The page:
Next goes our homemade test of defragmentation speed. We created a very defragmented file system on a 32GB partition of a disk by loading it with music, video, games and applications. Then we saved a per-sector copy of the disk and now copy it to the disk we want to test. Next we run a script that evokes the integrated defragmenter of Windows 7 and marks the time of the beginning and end of the defragmentation process. For more information about this test, you can refer to this article.
We must remind you that defragmentation is useless and even harmless for solid state drives due to their operation principles. However, we use this test as it allows to benchmark their performance at a rather peculiar load that involves both reading and writing of small data blocks.
The X25-E does not participate in this and next tests because our test image is exactly 32 gigabytes large and does not fit on that SSD.
This test proves how real-life loads may differ from theory. This test is won by the 256GB Western Digital whereas its 128GB cousin spends twice the time and takes last place. The X25-V array is 50% faster than the single such SSD.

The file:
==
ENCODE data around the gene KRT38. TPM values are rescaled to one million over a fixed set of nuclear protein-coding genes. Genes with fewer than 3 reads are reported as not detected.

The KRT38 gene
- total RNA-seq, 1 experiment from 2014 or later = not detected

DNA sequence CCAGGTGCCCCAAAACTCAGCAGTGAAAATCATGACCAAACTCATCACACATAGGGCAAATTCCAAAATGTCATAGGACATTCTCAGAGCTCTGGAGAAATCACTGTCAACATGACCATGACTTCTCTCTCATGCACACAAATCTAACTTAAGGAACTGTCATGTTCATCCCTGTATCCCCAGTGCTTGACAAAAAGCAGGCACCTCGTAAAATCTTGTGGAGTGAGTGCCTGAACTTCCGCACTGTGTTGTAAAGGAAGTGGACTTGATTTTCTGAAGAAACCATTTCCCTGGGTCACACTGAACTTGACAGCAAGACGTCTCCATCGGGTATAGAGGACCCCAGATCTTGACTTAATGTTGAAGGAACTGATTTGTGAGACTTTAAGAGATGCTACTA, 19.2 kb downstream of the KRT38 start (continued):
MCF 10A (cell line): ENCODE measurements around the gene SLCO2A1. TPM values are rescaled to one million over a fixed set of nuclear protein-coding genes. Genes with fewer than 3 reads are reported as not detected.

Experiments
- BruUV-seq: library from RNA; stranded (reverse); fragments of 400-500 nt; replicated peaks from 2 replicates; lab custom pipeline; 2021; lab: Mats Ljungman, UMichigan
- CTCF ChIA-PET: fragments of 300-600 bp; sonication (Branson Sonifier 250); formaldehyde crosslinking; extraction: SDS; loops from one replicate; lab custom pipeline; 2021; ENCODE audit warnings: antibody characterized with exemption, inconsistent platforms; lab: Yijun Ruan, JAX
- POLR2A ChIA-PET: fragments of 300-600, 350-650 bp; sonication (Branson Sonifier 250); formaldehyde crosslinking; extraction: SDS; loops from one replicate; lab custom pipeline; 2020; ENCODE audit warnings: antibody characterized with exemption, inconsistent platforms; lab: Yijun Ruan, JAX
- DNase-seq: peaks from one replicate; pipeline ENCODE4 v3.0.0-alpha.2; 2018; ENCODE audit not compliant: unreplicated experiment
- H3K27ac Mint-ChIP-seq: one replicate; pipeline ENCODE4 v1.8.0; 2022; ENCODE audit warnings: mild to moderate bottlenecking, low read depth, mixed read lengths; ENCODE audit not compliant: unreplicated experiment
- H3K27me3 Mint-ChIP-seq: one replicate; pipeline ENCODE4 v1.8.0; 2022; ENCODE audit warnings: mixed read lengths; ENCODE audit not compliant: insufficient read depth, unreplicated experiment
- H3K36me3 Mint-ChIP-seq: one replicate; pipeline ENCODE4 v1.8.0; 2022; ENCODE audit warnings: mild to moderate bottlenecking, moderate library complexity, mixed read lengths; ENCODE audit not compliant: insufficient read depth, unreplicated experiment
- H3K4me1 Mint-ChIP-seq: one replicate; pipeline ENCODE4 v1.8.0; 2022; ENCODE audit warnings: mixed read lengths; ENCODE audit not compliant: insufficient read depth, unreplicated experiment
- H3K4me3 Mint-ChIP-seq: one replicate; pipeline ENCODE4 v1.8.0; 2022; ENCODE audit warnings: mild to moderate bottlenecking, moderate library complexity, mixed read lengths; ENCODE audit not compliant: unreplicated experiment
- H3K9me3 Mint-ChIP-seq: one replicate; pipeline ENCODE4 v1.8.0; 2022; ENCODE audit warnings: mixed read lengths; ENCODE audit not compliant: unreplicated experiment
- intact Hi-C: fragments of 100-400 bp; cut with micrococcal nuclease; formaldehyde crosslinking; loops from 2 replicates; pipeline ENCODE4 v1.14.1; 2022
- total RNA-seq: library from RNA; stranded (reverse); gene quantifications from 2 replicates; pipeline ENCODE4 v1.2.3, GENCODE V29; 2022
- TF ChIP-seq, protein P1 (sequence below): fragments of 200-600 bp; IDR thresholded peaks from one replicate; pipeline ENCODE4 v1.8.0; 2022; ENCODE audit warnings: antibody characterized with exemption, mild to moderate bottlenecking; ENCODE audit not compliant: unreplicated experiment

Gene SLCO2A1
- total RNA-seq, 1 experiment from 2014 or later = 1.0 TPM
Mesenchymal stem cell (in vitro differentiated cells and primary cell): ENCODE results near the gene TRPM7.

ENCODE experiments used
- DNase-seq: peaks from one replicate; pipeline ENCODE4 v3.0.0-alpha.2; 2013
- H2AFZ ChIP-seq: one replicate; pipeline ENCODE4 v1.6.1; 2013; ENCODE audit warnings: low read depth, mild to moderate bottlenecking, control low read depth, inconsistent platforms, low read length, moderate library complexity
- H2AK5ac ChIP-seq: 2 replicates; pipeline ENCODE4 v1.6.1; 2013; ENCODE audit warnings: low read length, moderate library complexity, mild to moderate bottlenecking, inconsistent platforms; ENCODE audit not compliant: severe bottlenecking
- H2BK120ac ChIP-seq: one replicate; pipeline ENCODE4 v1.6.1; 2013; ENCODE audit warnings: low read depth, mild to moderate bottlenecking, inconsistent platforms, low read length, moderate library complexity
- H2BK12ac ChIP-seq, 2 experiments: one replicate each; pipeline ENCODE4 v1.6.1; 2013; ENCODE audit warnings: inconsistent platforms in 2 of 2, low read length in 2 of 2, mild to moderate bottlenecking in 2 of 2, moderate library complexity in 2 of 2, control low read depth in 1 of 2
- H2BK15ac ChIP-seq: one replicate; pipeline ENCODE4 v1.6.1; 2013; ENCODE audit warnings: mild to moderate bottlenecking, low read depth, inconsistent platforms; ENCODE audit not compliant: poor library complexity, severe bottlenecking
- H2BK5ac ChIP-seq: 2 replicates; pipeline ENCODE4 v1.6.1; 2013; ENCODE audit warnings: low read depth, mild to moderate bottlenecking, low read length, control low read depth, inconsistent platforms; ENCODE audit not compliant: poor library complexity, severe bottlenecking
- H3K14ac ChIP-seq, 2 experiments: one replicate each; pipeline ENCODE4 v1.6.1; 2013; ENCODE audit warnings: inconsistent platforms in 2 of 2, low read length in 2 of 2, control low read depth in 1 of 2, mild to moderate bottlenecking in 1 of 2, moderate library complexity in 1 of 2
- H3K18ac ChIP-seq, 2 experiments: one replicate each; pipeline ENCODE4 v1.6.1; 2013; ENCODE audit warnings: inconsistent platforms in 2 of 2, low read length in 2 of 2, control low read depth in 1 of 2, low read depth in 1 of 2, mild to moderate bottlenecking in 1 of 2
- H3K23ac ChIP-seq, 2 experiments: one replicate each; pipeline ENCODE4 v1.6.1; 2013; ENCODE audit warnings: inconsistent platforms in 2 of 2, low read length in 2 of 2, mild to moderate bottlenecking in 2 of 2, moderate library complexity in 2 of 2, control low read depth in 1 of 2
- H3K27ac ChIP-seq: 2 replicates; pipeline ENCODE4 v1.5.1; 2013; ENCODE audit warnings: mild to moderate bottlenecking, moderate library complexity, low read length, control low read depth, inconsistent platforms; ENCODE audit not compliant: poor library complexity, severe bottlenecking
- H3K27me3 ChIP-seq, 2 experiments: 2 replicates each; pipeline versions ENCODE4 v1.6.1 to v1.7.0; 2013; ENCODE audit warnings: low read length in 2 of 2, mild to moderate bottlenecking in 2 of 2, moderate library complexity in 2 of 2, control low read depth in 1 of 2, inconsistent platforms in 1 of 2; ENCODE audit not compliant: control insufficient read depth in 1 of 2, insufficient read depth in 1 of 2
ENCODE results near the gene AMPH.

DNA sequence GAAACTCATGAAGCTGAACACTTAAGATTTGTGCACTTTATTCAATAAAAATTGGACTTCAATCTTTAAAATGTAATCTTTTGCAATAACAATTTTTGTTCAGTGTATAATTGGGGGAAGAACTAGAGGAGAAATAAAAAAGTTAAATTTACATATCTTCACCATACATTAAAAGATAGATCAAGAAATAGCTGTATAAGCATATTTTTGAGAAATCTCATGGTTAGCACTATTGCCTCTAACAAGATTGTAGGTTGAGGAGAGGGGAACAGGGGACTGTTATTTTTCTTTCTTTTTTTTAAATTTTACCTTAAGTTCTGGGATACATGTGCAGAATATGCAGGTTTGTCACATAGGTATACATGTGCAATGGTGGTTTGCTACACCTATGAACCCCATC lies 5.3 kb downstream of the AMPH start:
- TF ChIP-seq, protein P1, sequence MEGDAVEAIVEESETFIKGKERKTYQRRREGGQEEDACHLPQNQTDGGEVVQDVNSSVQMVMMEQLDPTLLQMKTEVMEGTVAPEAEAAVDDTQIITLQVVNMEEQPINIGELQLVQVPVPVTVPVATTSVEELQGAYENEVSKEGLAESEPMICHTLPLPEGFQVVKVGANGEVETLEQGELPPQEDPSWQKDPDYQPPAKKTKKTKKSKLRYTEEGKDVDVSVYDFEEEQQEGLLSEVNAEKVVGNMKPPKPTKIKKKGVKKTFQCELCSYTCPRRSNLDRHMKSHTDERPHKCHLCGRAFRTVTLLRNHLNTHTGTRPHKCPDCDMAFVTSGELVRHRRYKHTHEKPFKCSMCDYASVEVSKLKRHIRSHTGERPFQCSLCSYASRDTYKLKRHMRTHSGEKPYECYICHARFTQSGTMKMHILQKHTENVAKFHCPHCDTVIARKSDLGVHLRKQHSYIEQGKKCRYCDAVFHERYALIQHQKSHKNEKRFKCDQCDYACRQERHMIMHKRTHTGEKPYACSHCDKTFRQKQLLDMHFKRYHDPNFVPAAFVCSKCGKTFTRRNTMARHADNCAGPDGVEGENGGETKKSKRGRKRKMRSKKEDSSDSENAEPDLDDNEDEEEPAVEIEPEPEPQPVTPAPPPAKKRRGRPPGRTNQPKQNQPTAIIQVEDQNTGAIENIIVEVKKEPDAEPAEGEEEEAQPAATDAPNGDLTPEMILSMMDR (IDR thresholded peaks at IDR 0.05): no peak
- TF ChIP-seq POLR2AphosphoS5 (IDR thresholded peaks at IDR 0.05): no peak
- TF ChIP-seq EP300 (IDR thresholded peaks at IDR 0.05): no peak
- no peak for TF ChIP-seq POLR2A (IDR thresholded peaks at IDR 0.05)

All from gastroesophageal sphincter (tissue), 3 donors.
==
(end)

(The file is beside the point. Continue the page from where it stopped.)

Performance in WinRAR
Now we are going to show you one more interesting test in which we use WinRAR version 3.91 to compress and then uncompress a 1.13GB folder with 8118 files in 671 subfolders. The files are documents and images in various formats. These operations are done on the tested drive. This test depends heavily on CPU performance, but the storage device affects its speed, too.
The RAID is surprisingly poor in this test. Its results are as low as if the array was doing anything but archiving most of the time. The rest of the SSDs fall into two groups: the faster group includes the 256GB WD and the Kingston. The X25-V and the 128GB WD are in the slower group.
It’s simple in the unzipping test: the two drives from Western Digital share top place, leaving their opponents far behind.